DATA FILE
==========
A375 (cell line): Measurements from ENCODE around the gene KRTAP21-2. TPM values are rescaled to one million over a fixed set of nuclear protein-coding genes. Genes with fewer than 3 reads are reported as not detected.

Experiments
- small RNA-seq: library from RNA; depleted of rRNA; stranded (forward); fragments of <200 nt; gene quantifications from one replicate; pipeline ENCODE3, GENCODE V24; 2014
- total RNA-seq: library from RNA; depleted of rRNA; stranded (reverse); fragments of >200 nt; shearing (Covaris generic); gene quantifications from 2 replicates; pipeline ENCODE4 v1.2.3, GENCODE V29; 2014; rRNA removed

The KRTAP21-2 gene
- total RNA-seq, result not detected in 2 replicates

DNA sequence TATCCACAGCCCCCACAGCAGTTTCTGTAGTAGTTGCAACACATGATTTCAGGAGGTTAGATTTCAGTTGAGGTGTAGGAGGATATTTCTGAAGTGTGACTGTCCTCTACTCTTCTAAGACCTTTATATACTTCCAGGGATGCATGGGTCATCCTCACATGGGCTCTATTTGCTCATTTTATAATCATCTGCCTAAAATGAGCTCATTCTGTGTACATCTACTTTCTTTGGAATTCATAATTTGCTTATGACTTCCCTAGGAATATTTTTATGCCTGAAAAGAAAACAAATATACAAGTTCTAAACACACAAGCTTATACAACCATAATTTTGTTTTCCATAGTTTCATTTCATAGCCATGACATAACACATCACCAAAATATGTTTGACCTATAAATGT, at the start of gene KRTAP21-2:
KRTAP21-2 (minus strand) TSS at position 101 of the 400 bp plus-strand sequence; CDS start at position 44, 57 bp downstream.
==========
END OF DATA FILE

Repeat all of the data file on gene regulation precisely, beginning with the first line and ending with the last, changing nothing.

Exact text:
A375 (cell line): Measurements from ENCODE around the gene KRTAP21-2. TPM values are rescaled to one million over a fixed set of nuclear protein-coding genes. Genes with fewer than 3 reads are reported as not detected.

Experiments
- small RNA-seq: library from RNA; depleted of rRNA; stranded (forward); fragments of <200 nt; gene quantifications from one replicate; pipeline ENCODE3, GENCODE V24; 2014
- total RNA-seq: library from RNA; depleted of rRNA; stranded (reverse); fragments of >200 nt; shearing (Covaris generic); gene quantifications from 2 replicates; pipeline ENCODE4 v1.2.3, GENCODE V29; 2014; rRNA removed

The KRTAP21-2 gene
- total RNA-seq, result not detected in 2 replicates

DNA sequence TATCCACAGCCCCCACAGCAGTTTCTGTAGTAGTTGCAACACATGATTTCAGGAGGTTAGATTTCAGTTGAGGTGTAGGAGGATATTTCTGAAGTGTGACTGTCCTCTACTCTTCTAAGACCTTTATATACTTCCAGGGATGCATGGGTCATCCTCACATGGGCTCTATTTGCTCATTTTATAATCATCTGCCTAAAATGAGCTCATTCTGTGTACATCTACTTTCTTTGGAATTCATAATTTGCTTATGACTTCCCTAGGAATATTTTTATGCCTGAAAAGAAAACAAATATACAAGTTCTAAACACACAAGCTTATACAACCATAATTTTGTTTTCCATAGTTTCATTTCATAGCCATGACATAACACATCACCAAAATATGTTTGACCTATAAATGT, at the start of gene KRTAP21-2:
KRTAP21-2 (minus strand) TSS at position 101 of the 400 bp plus-strand sequence; CDS start at position 44, 57 bp downstream.